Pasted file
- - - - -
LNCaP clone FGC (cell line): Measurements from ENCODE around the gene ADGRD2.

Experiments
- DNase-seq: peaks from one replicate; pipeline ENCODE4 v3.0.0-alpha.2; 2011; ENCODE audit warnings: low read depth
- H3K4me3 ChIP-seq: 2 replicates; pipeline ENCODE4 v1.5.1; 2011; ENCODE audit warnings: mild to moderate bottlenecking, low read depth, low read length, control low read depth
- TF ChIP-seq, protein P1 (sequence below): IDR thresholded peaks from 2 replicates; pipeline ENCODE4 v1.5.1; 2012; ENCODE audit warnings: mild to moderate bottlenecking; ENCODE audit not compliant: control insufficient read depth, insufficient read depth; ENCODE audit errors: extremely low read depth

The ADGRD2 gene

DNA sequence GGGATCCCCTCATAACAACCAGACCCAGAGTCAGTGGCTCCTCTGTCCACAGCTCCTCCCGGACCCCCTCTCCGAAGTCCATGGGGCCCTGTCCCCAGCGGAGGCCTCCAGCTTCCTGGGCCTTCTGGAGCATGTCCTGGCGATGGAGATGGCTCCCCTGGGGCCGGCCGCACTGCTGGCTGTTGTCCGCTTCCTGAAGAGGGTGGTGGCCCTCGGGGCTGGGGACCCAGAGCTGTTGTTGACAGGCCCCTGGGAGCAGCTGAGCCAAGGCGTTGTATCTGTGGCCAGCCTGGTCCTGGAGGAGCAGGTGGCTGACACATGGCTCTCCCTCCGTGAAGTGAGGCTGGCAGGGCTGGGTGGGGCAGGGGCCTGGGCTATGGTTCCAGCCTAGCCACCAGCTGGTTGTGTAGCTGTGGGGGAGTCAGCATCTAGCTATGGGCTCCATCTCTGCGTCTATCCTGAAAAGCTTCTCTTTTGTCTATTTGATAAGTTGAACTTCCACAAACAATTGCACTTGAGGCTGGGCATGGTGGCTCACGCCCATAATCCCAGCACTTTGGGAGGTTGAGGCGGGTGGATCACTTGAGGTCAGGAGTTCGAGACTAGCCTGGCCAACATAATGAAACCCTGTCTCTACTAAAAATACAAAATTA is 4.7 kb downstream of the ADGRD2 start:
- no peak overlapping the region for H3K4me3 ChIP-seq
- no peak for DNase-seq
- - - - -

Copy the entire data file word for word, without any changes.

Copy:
LNCaP clone FGC (cell line): Measurements from ENCODE around the gene ADGRD2.

Experiments
- DNase-seq: peaks from one replicate; pipeline ENCODE4 v3.0.0-alpha.2; 2011; ENCODE audit warnings: low read depth
- H3K4me3 ChIP-seq: 2 replicates; pipeline ENCODE4 v1.5.1; 2011; ENCODE audit warnings: mild to moderate bottlenecking, low read depth, low read length, control low read depth
- TF ChIP-seq, protein P1 (sequence below): IDR thresholded peaks from 2 replicates; pipeline ENCODE4 v1.5.1; 2012; ENCODE audit warnings: mild to moderate bottlenecking; ENCODE audit not compliant: control insufficient read depth, insufficient read depth; ENCODE audit errors: extremely low read depth

The ADGRD2 gene

DNA sequence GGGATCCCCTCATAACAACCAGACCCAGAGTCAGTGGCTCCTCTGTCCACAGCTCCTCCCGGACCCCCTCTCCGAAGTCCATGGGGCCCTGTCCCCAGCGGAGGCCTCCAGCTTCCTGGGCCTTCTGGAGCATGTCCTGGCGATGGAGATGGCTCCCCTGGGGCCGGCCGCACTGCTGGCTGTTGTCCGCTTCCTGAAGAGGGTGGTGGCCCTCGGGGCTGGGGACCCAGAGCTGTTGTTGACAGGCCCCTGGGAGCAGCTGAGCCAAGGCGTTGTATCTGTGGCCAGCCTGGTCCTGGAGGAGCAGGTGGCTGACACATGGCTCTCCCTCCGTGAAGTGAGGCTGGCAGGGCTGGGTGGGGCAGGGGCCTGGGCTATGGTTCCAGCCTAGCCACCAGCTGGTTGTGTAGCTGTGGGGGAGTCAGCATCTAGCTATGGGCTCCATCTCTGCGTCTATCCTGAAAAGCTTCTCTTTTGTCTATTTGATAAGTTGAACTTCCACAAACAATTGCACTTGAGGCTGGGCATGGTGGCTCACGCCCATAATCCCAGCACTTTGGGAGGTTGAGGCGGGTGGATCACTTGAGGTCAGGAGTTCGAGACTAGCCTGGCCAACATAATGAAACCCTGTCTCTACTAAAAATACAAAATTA is 4.7 kb downstream of the ADGRD2 start:
- no peak overlapping the region for H3K4me3 ChIP-seq
- no peak for DNase-seq